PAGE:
There are a number of documented ways to roll back a long range of commits with varying levels of effort, those include:

  • Reverting a range via the command line (if the range has no merge commits)
  • Reverting one by one on the range of commits, deconflicting as you go
  • Ruin the history and reset head to your selected version

I, kind of by accident, discovered a way to handle rolling back a range of commits that I was surprised worked quite as well as it did, and will be my recommendation for rolling repos back without losing history or reverting one by one.

It boils down to:

  • Split off a new branch at the revision you want to go back to (beginning of the range)
  • Squash merge the changes that have happened since that branch (condensing the changes into a single commit)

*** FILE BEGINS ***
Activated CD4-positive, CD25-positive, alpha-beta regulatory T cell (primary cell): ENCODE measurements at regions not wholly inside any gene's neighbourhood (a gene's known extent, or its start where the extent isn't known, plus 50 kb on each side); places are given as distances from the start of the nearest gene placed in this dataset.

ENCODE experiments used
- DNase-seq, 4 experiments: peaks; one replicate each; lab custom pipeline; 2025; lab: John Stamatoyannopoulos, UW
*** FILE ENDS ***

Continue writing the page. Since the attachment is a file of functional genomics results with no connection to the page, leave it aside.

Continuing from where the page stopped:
• Revert that single commit (inverts those changes)
  • Make sure that's actually what you want
  • Push to remote

So for instance:

git checkout new-thing-legacy
git merge --squash master
git commit -m "fast-forwarding master changes to revert them"
git revert HEAD

This carries some advantages:

  • You still have the condensed version of the changes that have happened since
  • It marks a very clear revision in history of what happened (with great comments of course)
  • You don't piss everyone on the team off by wrecking the history of their working copy

A coworker of mine is calling this ‘The Bunting Method’, which is hilarious and you definitely should not use.

Hope this helps!

Update:
Rebase instead of merge may work for this, but I probably won’t recommend using this going forward. Works on the branch just fine (maybe I’ll mess with some of this with a cherry-pick) but ymmv.